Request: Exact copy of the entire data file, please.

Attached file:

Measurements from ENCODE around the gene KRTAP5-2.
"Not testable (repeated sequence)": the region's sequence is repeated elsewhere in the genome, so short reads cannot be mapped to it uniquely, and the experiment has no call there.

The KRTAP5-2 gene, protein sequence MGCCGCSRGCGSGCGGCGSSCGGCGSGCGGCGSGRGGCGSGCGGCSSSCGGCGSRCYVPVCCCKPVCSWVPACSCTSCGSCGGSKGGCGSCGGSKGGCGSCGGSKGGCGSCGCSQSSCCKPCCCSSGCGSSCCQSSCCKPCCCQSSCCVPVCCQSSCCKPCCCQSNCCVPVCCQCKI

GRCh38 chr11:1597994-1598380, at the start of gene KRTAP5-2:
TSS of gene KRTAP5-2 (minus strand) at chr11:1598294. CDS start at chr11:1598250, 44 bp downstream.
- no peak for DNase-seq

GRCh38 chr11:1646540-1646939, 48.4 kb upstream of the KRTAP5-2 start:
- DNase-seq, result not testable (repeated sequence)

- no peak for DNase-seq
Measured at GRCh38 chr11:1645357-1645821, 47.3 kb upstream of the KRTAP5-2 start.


Measurements from ENCODE around the gene KRTAP5-2.
"Not testable (repeated sequence)": the region's sequence is repeated elsewhere in the genome, so short reads cannot be mapped to it uniquely, and the experiment has no call there.

The KRTAP5-2 gene, protein sequence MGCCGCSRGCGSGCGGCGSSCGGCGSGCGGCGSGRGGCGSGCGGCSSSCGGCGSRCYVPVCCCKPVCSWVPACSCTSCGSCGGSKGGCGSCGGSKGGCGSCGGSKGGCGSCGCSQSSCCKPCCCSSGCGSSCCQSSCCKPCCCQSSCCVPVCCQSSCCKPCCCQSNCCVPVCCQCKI

GRCh38 chr11:1597994-1598380, at the start of gene KRTAP5-2:
TSS of gene KRTAP5-2 (minus strand) at chr11:1598294. CDS start at chr11:1598250, 44 bp downstream.
- no peak for DNase-seq

GRCh38 chr11:1646540-1646939, 48.4 kb upstream of the KRTAP5-2 start:
- DNase-seq, result not testable (repeated sequence)

- no peak for DNase-seq
Measured at GRCh38 chr11:1645357-1645821, 47.3 kb upstream of the KRTAP5-2 start.